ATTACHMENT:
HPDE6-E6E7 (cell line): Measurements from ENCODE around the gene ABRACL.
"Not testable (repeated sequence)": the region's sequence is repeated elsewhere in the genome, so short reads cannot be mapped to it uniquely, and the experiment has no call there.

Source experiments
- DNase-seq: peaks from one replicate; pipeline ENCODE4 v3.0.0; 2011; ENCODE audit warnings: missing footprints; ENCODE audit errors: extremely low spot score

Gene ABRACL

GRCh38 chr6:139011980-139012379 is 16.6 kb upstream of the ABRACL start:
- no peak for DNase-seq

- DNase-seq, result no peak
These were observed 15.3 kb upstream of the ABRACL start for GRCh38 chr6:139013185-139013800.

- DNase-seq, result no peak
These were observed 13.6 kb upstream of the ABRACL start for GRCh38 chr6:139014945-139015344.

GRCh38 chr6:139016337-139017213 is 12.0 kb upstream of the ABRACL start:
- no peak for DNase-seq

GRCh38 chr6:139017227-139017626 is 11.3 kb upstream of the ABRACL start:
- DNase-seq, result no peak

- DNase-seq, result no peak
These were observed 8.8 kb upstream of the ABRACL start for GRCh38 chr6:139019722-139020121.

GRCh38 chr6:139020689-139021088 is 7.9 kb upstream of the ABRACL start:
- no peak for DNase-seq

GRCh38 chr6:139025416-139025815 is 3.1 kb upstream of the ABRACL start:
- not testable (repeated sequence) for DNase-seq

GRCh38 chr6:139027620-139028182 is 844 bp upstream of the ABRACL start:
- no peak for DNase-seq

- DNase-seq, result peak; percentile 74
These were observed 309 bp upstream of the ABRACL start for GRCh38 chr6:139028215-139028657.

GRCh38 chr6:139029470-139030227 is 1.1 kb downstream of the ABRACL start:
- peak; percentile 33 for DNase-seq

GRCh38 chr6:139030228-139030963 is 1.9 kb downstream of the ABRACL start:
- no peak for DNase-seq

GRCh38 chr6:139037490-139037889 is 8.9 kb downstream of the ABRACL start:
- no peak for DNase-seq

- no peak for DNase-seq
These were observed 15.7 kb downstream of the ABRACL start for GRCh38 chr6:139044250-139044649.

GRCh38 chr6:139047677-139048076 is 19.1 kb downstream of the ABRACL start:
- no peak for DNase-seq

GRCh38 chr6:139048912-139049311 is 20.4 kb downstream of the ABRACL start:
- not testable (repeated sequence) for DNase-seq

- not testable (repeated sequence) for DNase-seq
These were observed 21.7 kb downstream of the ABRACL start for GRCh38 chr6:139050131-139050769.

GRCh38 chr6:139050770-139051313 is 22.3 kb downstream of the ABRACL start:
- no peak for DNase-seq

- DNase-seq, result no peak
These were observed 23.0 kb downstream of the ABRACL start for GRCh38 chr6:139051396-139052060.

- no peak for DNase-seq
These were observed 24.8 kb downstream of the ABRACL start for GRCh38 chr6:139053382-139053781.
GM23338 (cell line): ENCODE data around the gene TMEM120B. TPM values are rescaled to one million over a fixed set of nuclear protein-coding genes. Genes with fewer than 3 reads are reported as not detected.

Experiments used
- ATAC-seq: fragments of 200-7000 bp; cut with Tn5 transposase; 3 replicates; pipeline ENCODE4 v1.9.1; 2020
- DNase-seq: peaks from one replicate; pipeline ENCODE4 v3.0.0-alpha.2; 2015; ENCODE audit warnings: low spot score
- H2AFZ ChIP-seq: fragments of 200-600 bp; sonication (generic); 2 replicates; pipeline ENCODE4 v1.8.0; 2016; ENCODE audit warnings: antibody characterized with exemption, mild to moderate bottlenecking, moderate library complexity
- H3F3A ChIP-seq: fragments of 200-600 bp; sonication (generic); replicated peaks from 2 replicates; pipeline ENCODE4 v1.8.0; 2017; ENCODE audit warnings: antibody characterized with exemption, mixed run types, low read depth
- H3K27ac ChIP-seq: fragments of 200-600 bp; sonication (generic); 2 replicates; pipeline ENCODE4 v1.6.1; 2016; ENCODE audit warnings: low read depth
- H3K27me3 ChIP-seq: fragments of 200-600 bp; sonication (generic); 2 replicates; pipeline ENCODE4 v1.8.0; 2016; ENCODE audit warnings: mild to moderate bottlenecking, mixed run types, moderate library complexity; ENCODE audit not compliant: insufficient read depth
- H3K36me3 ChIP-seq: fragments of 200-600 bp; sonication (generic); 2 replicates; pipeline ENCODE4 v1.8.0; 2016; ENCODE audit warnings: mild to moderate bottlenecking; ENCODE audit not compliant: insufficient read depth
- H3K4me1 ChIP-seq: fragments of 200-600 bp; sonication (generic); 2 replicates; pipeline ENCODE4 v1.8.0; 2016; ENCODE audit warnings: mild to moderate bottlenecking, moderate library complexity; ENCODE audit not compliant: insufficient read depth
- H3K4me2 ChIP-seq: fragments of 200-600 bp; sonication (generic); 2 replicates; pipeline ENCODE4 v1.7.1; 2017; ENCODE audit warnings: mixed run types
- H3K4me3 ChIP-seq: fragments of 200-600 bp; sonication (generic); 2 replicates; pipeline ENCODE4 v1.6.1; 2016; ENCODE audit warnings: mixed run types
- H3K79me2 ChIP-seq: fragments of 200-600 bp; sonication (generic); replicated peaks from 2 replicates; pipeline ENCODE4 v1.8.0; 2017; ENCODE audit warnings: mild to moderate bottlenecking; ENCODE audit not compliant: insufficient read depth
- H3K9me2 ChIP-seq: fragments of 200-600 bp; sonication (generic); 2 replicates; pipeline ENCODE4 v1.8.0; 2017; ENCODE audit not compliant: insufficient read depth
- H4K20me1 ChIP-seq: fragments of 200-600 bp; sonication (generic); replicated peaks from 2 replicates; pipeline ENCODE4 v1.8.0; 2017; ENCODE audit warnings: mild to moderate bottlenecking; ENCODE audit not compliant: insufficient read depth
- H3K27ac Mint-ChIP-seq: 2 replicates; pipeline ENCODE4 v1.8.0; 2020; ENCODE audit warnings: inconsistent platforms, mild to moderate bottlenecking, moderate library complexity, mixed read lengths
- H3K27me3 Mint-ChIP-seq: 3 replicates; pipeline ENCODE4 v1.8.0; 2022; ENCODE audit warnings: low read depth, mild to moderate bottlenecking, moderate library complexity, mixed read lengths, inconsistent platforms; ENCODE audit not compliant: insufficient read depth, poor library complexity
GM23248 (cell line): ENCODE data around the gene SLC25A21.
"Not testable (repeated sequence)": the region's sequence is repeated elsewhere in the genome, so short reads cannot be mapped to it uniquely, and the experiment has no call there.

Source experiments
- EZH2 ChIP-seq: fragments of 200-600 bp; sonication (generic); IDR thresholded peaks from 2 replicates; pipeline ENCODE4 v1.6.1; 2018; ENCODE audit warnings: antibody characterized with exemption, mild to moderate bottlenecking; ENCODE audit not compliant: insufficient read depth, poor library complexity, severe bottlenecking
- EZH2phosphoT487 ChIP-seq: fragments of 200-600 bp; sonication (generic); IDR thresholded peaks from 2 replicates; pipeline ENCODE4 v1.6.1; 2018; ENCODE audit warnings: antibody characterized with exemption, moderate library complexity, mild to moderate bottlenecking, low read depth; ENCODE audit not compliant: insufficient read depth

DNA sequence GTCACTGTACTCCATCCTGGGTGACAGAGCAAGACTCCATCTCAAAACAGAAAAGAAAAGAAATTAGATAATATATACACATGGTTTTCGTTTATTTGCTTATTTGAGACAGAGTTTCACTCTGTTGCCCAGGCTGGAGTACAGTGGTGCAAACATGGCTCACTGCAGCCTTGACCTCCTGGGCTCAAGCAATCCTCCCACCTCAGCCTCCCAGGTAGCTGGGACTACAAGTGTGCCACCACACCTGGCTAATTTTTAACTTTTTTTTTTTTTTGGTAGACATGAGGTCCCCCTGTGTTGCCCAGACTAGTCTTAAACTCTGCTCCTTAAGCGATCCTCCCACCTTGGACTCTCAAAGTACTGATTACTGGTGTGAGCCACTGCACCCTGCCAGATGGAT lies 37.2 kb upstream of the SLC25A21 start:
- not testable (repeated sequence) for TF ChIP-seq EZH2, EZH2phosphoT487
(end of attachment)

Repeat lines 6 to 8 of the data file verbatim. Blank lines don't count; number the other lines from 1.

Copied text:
GRCh38 chr6:139011980-139012379 is 16.6 kb upstream of the ABRACL start:
- no peak for DNase-seq

- DNase-seq, result no peak